In the mid 90s I used to scan the local library shelves for children’s books even slightly linked to football in an attempt to find something to satisfy my two football mad sons. I needed something that wasn’t too overwhelming in length or complexity, that featured the game they loved but in a book that felt like a ‘real story’ and would be enjoyable to read. Sadly Barrington Stoke did not exist at that time or they could have solved the problem for me with these two books published this month.
All to Play For by Eve Ainsworth illustrated by Kirsti Beautiman
All to Play For tackles themes of poverty and grief threaded through a story of one boy’s love of football and his desire to achieve his ambition somehow. A positive and rewarding read that is just right for footie fans and may convert others to the beautiful game.
Lewis loves to play football. He needs to have a ball at his feet, to run with it, to practise getting his shots right. The problem is that he has to practise in secret, in his “happy place” the strip of grass behind the block of flats where he lives with his mum and he uses an old football given to him by his friend. Lewis’s mum doesn’t want him to play football partly because it is expensive to buy the kit, pay for the training and get to the games but maybe more importantly because she blames football for the death of Lewis’s dad. Despite her opposition Lewis can’t stop, his love for the game makes it impossible for him to give up his hopes and ambitions despite his close and loving relationship with his mum. When Ash, a local football coach, notices Lewis practising he sees the young boy’s potential and Lewis can’t keep his secret from Mum any longer.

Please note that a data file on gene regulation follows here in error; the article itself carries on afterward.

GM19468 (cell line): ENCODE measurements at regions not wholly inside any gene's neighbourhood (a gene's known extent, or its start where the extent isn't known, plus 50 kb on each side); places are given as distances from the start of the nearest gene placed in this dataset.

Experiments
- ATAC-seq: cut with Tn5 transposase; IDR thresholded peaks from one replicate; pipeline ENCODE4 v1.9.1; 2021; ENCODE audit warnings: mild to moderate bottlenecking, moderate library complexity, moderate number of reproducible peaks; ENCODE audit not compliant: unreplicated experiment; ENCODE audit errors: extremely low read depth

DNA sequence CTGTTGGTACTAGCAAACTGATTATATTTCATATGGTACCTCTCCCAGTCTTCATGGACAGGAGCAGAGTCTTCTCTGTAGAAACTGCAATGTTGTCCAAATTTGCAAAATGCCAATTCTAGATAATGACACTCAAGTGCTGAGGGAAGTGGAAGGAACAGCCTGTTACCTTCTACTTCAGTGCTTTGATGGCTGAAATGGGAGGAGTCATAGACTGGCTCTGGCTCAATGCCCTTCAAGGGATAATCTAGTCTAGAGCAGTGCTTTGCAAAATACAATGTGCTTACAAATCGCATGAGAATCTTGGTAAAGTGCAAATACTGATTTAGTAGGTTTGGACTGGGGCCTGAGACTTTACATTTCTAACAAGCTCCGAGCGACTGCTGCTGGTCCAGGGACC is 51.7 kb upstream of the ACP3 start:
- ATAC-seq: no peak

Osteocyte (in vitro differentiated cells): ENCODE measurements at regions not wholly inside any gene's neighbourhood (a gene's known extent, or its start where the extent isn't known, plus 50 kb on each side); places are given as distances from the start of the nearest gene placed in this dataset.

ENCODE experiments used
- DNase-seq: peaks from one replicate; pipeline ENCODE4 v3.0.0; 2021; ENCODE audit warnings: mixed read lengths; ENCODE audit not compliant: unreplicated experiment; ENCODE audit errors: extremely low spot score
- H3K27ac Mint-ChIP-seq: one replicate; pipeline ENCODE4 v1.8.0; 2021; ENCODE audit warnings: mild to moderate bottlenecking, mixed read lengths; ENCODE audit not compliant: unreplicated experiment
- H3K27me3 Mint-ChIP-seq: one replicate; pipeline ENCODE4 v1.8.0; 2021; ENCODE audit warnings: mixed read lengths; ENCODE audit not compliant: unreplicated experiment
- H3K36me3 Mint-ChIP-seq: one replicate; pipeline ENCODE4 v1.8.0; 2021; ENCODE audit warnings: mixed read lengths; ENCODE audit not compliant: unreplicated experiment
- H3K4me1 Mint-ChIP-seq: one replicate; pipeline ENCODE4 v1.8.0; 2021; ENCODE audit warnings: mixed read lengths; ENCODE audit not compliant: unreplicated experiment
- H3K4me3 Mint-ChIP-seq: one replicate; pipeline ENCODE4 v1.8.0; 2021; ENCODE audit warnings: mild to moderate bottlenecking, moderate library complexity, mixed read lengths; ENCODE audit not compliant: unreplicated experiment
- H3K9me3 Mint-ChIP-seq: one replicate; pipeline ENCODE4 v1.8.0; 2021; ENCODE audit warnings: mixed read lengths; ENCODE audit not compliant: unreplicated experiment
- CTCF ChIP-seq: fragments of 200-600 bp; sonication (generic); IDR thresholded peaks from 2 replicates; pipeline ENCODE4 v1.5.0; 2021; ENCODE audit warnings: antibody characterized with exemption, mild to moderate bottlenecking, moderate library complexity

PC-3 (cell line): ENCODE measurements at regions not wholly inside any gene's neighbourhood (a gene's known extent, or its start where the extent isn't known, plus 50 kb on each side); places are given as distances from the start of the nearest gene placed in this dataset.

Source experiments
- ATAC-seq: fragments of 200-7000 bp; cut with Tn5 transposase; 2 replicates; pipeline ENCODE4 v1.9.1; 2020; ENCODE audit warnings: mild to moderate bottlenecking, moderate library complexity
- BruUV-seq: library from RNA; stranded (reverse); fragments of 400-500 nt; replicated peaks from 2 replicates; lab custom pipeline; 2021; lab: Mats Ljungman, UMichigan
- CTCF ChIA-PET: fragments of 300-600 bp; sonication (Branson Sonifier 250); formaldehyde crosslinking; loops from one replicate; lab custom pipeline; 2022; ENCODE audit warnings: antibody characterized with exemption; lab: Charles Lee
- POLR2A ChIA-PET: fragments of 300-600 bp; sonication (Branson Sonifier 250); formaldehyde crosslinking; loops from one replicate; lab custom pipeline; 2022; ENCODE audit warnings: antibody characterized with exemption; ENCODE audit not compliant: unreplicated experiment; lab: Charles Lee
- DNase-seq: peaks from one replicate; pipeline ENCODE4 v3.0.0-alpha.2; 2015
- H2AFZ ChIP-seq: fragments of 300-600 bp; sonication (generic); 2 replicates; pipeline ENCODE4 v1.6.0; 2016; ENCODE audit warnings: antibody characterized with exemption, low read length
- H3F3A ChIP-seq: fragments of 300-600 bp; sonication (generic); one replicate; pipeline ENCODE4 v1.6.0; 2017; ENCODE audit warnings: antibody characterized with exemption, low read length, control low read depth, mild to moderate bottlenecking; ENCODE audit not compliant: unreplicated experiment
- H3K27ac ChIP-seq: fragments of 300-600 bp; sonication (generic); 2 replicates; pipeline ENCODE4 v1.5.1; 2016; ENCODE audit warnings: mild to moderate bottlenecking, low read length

Eve Ainsworth has thoughtfully centred this story on the inequalities that exist in society and sensitively brought in the subject of family loss and grief too. Despite these emotionally charged topics this is an exciting and enjoyable read. The drama of a closely fought football match between school boys is conveyed with all the importance of a premier league top of the table clash! The friction between those of a competitive nature and the importance of positive male role models are also incorporated without this feeling like an ‘issues book’. I would highly recommend this for readers aged 8+.
Football Mad: Teamwork! by Paul Stewart illustrated by Michael Broad
The final instalment of this action packed series sees Dale Juniors football team captain Scott face a dilemma when an unexpected event forces him into a position where his loyalties are put to the test and the expression ‘a good team player’ takes on a special meaning. Full of football action this will appeal to readers who prefer their reading to be fast paced and relatable.
Friendships are put to the test in this story. Scott and his team are already bracing themselves for a challenge as the charity match against their rivals, the school’s girls football team, approaches. Then on the day itself an accident results in the girls being a player short and it is decided that one of the boys will play for the opposition. Scott is horrified when his name is pulled out of the hat and he has to play against his friends.
This story raises interesting questions about loyalty and teamwork and children will be intrigued to see how Scott handles his tricky situation. The fact that the rival team is made up of girls adds another layer to the plot and I think this book could well prompt thought and debate. The exciting match with its fluctuating fortunes of play will keep young football fans completely enthralled. Although this is the final book in a series I think this story works perfectly well as a stand alone but I imagine children will want to read all the adventures of Scott and his friends if they have not already done so.
All to Play For and Football Mad: Teamwork! both have a dyslexia-friendly layout, typeface and paperstock so that even more readers can enjoy them and they have been edited to a reading age of 8.
I should like to thank Emma O’Donovan and Barrington Stoke for my review copies. Both books were published on 4th April and can be purchased on the Barrington Stoke website.